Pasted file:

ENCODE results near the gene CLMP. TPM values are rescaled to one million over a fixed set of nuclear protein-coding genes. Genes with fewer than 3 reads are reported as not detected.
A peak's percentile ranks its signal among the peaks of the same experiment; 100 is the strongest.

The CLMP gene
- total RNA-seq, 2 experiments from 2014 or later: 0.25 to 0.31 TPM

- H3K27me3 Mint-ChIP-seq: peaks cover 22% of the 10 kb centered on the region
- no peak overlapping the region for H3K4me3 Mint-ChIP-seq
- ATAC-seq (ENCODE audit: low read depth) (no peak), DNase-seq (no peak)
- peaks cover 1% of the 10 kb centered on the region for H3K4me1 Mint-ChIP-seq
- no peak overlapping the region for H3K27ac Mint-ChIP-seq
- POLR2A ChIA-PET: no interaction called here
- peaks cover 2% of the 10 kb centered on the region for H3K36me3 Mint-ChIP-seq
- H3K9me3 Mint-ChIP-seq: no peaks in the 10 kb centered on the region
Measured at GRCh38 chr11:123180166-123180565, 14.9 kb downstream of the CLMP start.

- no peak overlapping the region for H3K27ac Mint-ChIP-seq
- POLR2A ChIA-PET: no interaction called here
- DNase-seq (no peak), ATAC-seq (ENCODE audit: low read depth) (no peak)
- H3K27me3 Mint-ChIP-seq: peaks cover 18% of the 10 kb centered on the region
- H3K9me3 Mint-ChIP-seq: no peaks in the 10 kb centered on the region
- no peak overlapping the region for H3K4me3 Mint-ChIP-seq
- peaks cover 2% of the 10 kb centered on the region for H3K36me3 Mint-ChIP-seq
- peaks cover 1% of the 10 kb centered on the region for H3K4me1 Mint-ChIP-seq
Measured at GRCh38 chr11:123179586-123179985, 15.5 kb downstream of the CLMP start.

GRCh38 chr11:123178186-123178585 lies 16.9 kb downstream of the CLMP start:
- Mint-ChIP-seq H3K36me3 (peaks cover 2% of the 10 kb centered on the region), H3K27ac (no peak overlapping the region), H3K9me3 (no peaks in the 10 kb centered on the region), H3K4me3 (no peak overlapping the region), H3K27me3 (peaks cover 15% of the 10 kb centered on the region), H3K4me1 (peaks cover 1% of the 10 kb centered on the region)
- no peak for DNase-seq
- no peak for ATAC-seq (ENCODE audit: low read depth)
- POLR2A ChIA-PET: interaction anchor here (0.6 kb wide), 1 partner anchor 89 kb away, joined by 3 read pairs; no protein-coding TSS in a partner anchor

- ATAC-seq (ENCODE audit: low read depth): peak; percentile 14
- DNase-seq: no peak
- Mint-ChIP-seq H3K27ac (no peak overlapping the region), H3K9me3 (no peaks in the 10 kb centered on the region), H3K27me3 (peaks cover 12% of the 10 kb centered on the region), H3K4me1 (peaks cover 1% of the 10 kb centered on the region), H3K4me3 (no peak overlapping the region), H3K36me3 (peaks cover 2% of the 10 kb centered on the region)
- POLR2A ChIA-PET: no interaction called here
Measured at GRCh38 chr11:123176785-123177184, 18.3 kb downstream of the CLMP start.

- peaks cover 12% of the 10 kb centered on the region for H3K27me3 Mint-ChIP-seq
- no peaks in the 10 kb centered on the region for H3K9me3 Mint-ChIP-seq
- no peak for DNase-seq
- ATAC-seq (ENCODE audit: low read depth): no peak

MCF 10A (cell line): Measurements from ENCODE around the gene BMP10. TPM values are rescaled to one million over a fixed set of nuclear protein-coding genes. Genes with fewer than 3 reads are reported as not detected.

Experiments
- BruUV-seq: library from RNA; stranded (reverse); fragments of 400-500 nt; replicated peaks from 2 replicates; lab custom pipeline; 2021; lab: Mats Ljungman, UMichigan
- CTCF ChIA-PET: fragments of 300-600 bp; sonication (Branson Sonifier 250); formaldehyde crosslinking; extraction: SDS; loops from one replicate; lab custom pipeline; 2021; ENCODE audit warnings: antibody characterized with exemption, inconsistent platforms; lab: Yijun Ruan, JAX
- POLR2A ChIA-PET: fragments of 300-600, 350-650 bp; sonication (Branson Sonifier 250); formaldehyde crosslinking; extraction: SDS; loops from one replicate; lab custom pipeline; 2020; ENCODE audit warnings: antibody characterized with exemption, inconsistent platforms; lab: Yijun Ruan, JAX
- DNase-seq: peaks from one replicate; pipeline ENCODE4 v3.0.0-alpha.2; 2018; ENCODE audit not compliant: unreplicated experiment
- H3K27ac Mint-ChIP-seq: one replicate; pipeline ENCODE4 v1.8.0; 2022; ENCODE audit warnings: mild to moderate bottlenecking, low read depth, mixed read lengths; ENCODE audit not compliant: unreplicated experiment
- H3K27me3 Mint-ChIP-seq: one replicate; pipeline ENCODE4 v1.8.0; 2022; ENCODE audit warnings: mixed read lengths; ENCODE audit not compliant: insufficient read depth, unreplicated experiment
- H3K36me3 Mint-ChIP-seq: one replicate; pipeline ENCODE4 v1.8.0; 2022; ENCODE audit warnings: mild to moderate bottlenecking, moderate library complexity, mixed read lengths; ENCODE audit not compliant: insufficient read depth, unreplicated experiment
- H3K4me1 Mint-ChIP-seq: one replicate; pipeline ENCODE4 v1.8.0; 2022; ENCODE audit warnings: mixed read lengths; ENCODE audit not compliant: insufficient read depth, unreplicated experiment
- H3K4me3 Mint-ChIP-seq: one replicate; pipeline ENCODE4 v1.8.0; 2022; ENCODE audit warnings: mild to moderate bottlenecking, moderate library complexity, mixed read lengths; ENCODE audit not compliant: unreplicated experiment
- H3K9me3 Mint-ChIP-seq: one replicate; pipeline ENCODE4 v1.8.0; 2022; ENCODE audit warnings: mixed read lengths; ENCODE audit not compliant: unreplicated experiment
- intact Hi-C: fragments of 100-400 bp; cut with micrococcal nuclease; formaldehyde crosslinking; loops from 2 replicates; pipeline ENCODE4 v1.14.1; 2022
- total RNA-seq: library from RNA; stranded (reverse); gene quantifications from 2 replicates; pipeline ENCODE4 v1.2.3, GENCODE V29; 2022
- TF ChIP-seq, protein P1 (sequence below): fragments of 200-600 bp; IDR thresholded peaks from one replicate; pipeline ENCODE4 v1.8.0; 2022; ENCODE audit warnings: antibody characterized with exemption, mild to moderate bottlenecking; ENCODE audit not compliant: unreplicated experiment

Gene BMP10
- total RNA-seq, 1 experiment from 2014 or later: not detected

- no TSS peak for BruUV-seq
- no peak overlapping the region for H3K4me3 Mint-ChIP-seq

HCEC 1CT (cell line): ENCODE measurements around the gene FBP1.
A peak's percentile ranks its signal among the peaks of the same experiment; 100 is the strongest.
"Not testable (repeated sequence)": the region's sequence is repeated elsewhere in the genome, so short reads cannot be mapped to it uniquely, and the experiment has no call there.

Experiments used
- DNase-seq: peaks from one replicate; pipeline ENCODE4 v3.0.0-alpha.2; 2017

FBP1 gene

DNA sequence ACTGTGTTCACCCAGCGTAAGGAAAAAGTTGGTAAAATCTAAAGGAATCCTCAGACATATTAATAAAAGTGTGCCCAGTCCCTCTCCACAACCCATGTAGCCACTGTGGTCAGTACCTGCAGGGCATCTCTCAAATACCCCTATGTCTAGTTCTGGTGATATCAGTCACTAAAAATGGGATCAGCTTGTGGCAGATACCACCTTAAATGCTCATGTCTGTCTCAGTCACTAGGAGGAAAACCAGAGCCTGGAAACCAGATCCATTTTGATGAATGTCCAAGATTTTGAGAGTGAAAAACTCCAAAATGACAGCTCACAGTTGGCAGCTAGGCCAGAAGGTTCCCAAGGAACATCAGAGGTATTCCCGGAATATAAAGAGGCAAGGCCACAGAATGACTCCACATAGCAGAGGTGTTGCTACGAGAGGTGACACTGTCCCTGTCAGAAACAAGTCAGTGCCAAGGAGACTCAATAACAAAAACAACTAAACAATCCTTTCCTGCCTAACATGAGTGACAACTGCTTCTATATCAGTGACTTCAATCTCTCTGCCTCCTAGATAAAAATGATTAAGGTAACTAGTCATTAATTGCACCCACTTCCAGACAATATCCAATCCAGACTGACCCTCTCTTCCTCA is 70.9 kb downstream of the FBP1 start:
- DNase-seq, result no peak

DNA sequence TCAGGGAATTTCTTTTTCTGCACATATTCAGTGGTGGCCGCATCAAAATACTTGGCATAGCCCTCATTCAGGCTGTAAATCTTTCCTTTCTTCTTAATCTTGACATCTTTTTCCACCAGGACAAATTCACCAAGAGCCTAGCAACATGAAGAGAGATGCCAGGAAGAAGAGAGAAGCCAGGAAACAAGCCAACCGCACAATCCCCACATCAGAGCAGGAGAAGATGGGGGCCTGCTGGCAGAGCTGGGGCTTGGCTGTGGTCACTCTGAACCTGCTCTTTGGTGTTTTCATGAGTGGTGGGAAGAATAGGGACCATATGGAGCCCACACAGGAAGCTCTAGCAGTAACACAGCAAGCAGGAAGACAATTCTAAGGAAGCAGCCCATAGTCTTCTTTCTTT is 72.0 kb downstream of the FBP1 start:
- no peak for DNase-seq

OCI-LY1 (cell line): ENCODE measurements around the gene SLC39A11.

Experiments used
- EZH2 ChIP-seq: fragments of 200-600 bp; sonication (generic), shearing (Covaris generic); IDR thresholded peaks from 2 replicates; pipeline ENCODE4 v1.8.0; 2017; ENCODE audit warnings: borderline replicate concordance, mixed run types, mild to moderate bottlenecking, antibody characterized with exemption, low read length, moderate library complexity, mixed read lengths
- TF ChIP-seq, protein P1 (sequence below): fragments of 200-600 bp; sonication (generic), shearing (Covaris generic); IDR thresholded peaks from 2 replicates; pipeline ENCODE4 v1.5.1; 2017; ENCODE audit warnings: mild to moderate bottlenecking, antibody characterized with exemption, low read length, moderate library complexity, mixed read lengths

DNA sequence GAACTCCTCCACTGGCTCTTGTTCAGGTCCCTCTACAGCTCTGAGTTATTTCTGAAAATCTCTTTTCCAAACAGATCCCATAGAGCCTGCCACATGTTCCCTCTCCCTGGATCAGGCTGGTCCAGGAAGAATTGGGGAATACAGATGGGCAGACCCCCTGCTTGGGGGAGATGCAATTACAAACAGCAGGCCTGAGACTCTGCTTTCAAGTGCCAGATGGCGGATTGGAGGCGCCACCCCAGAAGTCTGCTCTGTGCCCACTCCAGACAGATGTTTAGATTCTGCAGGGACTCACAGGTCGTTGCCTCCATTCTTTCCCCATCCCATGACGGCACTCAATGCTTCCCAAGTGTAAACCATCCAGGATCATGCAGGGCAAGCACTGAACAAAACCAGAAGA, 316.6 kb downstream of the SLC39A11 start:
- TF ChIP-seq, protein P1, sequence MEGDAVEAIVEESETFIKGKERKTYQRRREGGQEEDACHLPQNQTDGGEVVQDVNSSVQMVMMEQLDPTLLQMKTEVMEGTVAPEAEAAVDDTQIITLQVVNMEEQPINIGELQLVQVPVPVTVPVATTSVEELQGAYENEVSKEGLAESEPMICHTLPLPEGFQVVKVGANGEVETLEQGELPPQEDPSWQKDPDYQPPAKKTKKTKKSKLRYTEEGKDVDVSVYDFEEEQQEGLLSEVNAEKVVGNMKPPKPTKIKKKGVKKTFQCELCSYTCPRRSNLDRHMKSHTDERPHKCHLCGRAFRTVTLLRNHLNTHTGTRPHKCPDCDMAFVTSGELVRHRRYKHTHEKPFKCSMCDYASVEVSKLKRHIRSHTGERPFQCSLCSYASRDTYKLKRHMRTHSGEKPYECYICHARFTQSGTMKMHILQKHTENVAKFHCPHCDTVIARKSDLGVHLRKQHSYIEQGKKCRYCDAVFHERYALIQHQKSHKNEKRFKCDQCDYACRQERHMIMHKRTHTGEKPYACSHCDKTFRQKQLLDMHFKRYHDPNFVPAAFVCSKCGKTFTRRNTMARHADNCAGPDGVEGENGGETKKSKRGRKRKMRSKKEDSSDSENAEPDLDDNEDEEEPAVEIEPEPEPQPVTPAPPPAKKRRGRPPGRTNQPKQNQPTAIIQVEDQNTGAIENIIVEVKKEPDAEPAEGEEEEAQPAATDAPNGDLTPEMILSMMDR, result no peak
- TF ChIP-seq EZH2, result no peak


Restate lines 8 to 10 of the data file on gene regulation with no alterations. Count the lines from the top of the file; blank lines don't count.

- peaks cover 1% of the 10 kb centered on the region for H3K4me1 Mint-ChIP-seq
- no peak overlapping the region for H3K27ac Mint-ChIP-seq
- POLR2A ChIA-PET: no interaction called here